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Sports Med. 2015 Oct;45(10):1401-12. doi: 10.1007/s40279-015-0363-2.

Perceived Barriers, Facilitators and Benefits for Regular Physical Activity and Exercise in Patients with Rheumatoid Arthritis: A Review of the Literature.

Author information

1
School of Sport, Exercise and Rehabilitation Sciences, University of Birmingham, Birmingham, B15 2TT, UK. veldhujj@bham.ac.uk.
2
Department of Rheumatology, Dudley Group NHS Foundation Trust, Dudley, UK. veldhujj@bham.ac.uk.
3
School of Sport, Exercise and Rehabilitation Sciences, University of Birmingham, Birmingham, B15 2TT, UK.
4
Department of Health, University of Bath, Bath, UK.
5
Department of Rheumatology, Dudley Group NHS Foundation Trust, Dudley, UK.
6
School of Psychology and Speech Pathology, Curtin University, Perth, WA, Australia.
7
School of Sport, Performing Arts and Leisure, University of Wolverhampton, Wolverhampton, UK.

Abstract

Rheumatoid arthritis (RA) is an autoimmune disease, which not only affects the joints but can also impact on general well-being and risk for cardiovascular disease. Regular physical activity and exercise in patients with RA have numerous health benefits. Nevertheless, the majority of patients with RA are physically inactive. This indicates that people with RA might experience additional or more severe barriers to physical activity or exercise than the general population. This narrative review provides an overview of perceived barriers, benefits and facilitators of physical activity and exercise in RA. Databases were searched for articles published until September 2014 using the terms 'rheumatoid arthritis', 'physical activity', 'exercise', 'barriers', 'facilitators', 'benefits', 'motivation', 'motivators' and 'enablers'. Similarities were found between disease-specific barriers and benefits of physical activity and exercise, e.g. pain and fatigue are frequently mentioned as barriers, but reductions in pain and fatigue are perceived benefits of physical activity and exercise. Even though exercise does not influence the existence of barriers, physically active patients appear to be more capable of overcoming them. Therefore, exercise programmes should enhance self-efficacy for exercise in order to achieve long-term physical activity and exercise behaviour. Encouragement from health professionals and friends/family are facilitators for physical activity and exercise. There is a need for interventions that support RA patients in overcoming barriers to physical activity and exercise and help sustain this important health behaviour.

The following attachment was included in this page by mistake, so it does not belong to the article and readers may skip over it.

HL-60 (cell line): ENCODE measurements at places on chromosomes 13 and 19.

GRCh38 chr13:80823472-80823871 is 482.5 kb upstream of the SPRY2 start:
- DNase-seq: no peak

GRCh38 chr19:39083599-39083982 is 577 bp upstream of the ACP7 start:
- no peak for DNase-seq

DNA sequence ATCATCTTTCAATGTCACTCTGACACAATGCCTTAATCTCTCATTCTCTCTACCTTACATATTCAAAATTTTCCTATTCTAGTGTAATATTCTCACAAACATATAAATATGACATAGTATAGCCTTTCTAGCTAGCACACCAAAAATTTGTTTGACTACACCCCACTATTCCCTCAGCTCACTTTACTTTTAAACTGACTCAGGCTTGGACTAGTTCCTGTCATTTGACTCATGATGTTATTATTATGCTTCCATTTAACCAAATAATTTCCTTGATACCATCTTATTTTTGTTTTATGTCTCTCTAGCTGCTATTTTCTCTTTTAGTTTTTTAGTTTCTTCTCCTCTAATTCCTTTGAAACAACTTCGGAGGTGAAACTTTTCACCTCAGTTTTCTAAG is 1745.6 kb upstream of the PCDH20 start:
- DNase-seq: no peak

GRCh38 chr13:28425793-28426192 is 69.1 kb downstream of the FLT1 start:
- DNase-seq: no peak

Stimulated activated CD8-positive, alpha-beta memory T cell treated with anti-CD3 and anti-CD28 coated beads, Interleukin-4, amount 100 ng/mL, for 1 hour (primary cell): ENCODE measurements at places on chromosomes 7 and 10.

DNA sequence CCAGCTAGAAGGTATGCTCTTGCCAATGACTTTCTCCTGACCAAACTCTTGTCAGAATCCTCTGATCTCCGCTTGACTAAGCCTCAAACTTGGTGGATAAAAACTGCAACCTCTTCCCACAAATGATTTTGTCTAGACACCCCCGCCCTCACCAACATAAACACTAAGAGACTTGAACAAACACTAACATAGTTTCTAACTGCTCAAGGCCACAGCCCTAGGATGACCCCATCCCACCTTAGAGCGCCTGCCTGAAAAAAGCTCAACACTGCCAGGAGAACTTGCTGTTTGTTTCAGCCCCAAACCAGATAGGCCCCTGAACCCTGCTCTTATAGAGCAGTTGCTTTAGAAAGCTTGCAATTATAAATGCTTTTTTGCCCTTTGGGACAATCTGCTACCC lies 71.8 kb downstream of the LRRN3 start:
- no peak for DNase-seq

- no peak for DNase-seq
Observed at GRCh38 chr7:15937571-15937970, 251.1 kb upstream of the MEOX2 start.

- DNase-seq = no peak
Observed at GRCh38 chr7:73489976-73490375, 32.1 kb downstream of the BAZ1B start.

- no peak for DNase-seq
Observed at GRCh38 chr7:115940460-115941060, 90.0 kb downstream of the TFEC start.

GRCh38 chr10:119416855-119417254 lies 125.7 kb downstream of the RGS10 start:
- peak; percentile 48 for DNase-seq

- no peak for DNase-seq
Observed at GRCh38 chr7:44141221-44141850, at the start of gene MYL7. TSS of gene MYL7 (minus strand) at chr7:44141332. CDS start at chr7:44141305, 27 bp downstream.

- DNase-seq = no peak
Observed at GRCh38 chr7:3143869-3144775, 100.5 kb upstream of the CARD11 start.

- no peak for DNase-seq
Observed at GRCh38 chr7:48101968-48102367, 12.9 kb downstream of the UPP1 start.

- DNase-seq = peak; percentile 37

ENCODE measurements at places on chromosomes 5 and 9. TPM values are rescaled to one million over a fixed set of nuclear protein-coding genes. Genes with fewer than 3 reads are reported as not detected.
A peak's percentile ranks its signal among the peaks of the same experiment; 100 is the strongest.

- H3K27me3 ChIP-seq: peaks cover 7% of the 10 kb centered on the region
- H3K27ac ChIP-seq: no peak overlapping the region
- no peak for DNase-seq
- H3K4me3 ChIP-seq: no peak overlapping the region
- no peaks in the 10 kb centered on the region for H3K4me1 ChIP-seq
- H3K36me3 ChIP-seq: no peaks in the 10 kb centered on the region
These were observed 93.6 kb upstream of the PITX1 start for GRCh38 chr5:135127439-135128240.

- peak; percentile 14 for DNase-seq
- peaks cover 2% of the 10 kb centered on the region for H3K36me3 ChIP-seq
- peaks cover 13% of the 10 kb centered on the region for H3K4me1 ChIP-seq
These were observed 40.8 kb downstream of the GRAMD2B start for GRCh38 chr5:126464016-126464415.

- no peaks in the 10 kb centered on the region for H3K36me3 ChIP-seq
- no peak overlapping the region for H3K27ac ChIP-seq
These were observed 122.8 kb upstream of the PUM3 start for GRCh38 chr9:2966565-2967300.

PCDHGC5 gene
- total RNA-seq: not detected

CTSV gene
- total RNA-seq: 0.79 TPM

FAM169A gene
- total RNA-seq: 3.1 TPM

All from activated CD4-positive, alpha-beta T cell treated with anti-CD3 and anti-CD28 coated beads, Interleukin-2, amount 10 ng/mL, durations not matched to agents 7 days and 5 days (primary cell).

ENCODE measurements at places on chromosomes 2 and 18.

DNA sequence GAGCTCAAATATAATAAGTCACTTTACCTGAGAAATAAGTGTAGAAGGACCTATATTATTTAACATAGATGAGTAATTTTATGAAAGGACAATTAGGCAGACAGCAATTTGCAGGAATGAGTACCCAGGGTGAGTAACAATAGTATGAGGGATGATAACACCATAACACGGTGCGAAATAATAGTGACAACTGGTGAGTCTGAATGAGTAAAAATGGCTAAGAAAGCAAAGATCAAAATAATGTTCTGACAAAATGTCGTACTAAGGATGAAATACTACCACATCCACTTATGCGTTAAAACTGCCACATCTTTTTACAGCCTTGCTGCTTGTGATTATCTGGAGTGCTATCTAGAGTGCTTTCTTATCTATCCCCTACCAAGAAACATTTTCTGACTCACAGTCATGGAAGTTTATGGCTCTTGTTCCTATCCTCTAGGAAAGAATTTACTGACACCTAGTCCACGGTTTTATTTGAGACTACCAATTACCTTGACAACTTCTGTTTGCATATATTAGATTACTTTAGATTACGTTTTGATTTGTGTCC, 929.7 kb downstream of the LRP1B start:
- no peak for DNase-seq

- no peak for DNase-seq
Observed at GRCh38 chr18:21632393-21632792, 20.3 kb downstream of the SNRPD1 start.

PMID:
26219268
PMCID:
PMC4579262
DOI:
10.1007/s40279-015-0363-2
[Indexed for MEDLINE]
Free PMC Article

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